Companies are allowed to transfer personal data outside the European Economic Area (EEA) if they are (1) transferring data to an entity that is within a country that has been recognized by the European Commission as ensuring an adequate level of protection or (2) they have put in place a European Commission-approved mechanism (a “safeguard”) that imposes many of the substantive provisions found within the GDPR.1
The United States is not currently recognized as an “adequate” country. As a result, controllers in the EEA are typically required to utilize a safeguard when transferring personal information to the United States. The most common safeguard is referred to as the “Standard Contractual Clauses,” or “SCCs” – a template contract that was approved by the European Commission in June of 2021.2 The SCCs are actually comprised of four different “modules” that are designed to be used (separately or in unison) to account for the following different types of transfers:
Despite the fact that the SCCs are designed to be used with relatively little customization (i.e., the material terms of the SCCs cannot be modified without jeopardizing their status as an approved safeguard), significant confusion exists as to when certain modules of the SCC should be utilized, and what types of transfers are permitted.
For example, many attorneys are confused as to whether the SCCs are appropriate to use when a US company receives personal information directly from an individual in the EEA and plans to forward that information to a different controller that is located in another non-EEA non-adequate country (e.g., Mexico). As the following visual shows, while a safeguard is probably required for such a transfer, there is ambiguity about whether SCC Module 1 is the appropriate safeguard:
Data Subject > Controller (US) > Controller (non-EEA)
1 Companies are also permitted to transfer personal data outside of the EEA if the transfer is subject to one of the exceptions or “derogations” found within Article 49 of the GDPR.
2 These are sometimes referred to as the “new SCCs” to distinguish them from the “old SCCs” – previous templates that were approved by the European Commission under the Privacy Directive, and that can no longer be utilized as an approved transfer mechanism in new contracts.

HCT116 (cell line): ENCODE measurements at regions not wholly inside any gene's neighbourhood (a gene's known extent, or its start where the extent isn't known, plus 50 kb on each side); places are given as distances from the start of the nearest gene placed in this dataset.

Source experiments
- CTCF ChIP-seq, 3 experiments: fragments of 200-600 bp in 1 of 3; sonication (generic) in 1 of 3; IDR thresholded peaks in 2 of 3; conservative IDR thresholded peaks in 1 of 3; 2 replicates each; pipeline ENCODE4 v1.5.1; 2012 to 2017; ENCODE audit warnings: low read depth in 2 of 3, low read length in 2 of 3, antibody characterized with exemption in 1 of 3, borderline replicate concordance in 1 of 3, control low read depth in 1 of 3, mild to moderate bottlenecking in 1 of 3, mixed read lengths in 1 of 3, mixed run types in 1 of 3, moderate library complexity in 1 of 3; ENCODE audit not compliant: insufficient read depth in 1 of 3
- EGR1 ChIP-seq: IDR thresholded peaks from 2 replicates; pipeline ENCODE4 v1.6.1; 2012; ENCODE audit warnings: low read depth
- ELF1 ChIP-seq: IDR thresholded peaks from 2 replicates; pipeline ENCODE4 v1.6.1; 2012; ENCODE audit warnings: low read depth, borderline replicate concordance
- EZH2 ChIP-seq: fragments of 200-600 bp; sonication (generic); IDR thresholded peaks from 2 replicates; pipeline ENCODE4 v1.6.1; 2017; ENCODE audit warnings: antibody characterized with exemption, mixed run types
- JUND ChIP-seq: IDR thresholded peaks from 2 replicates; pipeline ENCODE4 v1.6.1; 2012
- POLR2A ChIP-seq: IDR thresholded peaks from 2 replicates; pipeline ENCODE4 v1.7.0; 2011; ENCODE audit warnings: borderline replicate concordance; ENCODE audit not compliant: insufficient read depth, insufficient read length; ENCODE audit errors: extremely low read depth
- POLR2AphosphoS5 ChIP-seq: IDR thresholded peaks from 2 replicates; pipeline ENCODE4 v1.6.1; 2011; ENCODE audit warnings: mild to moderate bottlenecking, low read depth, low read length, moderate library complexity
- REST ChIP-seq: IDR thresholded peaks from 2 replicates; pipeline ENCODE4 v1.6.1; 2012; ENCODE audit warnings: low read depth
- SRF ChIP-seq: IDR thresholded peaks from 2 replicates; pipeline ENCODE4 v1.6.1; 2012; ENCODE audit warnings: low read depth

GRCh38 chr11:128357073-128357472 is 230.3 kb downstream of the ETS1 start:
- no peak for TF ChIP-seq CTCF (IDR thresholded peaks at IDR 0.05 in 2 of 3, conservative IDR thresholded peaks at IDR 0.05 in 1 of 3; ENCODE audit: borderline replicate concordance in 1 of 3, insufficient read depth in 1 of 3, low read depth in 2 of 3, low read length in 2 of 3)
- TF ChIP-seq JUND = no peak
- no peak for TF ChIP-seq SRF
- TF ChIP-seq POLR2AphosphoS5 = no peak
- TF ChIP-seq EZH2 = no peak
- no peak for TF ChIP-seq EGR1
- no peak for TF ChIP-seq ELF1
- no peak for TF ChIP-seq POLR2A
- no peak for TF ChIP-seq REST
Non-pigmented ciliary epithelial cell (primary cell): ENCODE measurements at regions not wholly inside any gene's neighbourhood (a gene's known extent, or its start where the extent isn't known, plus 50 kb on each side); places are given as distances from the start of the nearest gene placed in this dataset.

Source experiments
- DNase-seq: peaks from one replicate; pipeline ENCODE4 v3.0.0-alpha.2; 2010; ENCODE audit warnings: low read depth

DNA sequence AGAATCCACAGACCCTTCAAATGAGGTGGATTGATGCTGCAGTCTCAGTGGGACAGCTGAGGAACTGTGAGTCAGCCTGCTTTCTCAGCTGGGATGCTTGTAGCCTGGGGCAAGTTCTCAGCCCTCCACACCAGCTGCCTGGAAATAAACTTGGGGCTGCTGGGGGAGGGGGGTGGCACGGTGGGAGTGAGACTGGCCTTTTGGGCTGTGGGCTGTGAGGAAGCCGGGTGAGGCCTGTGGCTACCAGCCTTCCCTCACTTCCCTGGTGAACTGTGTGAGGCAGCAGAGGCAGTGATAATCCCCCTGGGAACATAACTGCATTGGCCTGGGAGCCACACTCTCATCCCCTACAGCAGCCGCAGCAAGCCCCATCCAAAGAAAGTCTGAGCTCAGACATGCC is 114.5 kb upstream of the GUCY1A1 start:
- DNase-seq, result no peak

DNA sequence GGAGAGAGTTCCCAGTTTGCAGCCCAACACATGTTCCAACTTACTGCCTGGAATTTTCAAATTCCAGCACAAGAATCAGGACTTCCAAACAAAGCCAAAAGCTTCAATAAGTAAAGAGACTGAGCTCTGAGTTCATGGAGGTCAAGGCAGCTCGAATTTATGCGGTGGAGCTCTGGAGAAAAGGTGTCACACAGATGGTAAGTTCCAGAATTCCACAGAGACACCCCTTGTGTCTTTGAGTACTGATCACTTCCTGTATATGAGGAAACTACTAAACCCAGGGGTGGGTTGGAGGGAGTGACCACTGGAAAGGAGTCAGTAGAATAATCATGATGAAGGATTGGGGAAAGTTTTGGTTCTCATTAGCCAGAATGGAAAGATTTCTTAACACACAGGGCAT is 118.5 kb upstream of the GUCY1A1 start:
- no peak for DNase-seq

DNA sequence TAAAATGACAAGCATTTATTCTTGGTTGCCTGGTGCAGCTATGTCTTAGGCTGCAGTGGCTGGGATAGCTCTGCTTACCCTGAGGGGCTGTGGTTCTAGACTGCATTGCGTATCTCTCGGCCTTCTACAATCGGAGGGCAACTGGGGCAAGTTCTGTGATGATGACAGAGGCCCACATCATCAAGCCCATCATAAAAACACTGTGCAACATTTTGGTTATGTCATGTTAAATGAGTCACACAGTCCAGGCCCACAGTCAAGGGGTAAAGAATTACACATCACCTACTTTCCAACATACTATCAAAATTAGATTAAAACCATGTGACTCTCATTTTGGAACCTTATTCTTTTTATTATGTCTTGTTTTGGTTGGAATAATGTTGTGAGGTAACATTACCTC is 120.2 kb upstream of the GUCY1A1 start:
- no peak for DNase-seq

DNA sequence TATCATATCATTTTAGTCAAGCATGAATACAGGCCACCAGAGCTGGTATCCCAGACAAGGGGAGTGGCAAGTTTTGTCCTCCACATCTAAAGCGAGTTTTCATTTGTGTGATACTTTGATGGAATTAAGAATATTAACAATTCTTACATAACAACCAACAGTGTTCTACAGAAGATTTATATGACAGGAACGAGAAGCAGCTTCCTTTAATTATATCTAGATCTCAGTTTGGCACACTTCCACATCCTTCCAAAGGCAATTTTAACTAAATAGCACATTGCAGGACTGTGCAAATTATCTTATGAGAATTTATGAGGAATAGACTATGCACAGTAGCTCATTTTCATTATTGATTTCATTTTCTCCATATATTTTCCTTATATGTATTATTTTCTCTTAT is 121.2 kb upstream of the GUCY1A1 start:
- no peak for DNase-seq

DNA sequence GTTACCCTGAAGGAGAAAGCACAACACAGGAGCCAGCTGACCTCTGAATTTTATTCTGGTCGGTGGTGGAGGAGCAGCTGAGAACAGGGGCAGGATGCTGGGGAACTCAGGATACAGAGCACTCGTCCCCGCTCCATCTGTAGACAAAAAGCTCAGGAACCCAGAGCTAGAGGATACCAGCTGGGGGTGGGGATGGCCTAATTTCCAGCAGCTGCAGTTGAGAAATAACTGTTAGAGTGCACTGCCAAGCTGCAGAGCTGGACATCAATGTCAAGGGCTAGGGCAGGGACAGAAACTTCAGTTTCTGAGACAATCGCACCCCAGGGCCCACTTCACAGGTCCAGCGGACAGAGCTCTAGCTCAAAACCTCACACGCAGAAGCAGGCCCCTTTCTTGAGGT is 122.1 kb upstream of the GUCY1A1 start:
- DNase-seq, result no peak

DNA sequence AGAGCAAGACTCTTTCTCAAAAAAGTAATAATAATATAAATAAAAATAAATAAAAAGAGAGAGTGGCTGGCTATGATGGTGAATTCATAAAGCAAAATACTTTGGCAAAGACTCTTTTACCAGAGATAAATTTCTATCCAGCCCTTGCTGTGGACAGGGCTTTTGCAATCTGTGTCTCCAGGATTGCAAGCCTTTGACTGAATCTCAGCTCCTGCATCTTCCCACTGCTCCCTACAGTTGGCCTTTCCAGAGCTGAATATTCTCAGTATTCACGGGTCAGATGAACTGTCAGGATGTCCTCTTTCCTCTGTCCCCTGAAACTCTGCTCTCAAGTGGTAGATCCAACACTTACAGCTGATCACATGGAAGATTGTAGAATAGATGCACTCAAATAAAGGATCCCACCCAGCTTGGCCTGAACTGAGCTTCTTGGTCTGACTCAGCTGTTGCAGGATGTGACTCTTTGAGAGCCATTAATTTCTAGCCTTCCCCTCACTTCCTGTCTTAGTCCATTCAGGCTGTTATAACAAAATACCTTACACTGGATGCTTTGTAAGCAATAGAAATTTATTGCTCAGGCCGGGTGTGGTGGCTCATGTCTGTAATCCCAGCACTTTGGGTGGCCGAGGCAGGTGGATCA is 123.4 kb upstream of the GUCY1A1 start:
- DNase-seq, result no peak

3 EDPB, Guidelines 05/2021 on the Interplay between the application of Article 3 and the provisions on international transfers as per Chapter V of the GDPR at n.10.
4 The transfer of data from the EEA to the United States arguably constitutes “processing” by the data subject and, therefore, is not subject to the GDPR at all, as the regulations do not apply to processing done by a “natural person in the course of a purely personal or household activity. GDPR, Art. 2(2)(c).
5 EDPB, Guidelines 05/2021 on the Interplay between the application of Article 3 and the provisions on international transfers as per Chapter V of the GDPR at para. 10.
6 New SCC Module 1 at 8.7 (similar provisions in Module 2 and Module 3). The position that a transfer between companies in the same non-EEA country requires a safeguard also accords with Article 44 of the GDPR which requires that “any transfer of personal data . . . after transfer to a third country” must take place pursuant to the restrictions in Chapter V of the GDPR.
7 Commission Implementing Decision of 4.6.2021 at Art. 1 (stating that the clauses can be used by any exporter “subject to” the GDPR).
8 Commission Implementing Decision of 4.6.2021 at Recital 7.
9 54th Plenary Meeting dated 14 Sept. 2021 at § 2.1.